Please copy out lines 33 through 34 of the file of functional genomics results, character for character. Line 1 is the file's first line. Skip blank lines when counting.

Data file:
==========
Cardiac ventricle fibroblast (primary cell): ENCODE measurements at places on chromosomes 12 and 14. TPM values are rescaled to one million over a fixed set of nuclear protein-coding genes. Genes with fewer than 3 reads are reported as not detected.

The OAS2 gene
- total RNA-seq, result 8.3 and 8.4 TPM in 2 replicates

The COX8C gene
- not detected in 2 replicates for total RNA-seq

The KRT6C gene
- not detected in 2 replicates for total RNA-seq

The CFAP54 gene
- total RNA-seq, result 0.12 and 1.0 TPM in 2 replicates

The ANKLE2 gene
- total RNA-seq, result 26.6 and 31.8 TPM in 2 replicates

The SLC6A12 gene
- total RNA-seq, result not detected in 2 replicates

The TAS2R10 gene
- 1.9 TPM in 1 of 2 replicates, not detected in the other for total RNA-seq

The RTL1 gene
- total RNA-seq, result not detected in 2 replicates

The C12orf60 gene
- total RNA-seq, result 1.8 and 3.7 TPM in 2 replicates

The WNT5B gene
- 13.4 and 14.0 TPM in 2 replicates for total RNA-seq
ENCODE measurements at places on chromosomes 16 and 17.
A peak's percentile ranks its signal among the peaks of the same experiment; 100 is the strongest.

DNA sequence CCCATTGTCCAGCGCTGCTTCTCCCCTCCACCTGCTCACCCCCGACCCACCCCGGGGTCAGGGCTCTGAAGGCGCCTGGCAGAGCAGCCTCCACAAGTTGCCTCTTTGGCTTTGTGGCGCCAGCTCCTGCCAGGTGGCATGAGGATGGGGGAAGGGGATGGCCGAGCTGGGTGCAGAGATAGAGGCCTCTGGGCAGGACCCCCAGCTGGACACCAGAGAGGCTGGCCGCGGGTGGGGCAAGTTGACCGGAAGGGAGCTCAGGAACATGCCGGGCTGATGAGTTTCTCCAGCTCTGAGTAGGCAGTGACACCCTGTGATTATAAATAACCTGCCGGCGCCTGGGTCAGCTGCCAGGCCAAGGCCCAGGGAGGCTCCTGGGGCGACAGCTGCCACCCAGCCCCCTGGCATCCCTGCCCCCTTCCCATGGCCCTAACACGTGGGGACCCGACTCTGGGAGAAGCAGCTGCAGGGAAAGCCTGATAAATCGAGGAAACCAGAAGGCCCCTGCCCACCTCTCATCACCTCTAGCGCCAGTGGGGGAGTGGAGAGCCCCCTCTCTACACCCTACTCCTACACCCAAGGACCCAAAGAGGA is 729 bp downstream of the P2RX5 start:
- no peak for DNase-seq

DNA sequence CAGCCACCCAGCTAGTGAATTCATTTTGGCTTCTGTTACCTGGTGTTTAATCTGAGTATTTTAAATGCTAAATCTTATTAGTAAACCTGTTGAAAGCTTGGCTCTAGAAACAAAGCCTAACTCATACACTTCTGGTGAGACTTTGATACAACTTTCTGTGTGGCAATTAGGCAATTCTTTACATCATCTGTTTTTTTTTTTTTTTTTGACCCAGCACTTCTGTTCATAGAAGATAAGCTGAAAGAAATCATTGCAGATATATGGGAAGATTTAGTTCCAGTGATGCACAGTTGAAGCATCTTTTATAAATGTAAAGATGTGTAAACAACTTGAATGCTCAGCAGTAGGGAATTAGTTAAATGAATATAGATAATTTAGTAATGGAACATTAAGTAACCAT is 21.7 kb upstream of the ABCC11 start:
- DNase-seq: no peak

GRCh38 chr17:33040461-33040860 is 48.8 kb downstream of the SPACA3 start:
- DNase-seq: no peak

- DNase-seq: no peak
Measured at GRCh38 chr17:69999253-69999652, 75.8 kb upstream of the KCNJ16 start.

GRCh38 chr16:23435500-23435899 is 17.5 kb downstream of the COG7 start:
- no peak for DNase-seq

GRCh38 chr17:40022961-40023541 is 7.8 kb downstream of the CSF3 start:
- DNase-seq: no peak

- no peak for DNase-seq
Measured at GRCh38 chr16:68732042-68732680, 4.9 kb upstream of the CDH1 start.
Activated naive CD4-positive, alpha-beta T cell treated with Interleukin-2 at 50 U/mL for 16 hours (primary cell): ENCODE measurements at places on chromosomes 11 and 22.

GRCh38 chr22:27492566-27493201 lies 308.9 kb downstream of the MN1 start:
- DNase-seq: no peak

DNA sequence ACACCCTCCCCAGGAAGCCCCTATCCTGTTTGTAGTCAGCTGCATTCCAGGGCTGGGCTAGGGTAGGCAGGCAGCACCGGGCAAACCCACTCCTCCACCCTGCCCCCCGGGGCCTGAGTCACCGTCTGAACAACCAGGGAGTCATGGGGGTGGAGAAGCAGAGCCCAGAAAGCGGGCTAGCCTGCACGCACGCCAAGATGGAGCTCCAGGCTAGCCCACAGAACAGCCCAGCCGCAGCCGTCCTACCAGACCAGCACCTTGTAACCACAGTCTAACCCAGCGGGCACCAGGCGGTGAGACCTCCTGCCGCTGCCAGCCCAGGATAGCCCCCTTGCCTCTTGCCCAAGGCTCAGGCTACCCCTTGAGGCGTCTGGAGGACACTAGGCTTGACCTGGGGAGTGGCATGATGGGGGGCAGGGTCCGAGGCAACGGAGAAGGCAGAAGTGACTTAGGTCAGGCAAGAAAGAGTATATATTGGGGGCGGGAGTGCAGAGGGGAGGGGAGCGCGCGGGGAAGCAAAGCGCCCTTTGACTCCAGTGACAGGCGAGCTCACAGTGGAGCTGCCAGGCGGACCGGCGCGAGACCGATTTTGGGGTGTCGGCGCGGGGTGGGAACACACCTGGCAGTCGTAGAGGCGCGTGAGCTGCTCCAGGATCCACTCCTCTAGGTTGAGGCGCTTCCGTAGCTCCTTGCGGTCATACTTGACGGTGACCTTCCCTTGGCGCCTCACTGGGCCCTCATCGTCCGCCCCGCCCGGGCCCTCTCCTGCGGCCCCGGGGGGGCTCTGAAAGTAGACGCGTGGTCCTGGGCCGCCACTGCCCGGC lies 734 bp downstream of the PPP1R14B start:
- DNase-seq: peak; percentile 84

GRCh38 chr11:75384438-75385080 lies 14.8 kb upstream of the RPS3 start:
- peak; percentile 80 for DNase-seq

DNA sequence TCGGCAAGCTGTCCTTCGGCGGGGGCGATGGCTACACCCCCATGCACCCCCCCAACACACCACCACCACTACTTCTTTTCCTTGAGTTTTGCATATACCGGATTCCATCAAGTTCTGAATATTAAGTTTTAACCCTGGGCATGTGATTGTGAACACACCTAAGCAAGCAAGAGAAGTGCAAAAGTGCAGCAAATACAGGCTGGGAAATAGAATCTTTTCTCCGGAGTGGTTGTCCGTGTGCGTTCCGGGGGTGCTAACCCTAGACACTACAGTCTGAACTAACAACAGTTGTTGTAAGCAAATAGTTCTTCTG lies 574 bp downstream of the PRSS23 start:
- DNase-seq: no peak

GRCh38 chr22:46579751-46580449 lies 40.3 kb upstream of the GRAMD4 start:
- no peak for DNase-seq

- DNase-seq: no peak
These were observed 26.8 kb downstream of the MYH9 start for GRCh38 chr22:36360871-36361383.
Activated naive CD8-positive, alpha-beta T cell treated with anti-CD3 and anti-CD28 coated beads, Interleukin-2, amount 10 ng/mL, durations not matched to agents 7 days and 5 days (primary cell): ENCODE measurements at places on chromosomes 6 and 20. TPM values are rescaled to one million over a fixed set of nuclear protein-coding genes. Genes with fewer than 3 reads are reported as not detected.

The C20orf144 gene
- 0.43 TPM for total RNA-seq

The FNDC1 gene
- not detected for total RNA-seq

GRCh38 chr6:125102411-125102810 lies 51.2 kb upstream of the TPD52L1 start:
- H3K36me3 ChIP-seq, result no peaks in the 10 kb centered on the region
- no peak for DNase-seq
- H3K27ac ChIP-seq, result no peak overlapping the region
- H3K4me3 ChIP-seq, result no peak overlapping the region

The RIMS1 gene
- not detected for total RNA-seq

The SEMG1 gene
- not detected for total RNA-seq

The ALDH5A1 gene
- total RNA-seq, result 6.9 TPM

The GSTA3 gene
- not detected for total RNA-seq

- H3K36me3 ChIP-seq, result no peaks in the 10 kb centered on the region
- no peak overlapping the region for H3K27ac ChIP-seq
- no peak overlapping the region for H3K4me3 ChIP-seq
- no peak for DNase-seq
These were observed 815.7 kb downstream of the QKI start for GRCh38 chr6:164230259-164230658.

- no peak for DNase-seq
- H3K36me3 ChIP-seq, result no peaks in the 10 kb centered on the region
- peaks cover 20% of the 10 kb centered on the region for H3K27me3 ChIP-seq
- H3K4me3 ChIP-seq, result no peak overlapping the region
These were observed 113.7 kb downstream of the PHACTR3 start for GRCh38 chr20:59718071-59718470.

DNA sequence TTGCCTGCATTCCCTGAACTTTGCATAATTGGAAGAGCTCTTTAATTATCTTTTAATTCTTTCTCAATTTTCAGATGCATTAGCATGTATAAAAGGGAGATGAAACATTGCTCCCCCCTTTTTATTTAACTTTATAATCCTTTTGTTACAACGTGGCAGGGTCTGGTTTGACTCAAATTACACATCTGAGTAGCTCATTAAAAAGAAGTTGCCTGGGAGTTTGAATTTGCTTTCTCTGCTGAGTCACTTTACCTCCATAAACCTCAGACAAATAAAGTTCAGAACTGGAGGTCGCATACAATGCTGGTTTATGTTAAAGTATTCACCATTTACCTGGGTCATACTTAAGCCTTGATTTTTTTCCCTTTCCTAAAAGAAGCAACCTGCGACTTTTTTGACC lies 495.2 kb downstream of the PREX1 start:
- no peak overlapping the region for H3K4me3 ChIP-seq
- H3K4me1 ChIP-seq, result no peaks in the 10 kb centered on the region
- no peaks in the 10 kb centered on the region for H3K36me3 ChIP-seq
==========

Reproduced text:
- no peak for DNase-seq

GRCh38 chr17:40022961-40023541 is 7.8 kb downstream of the CSF3 start: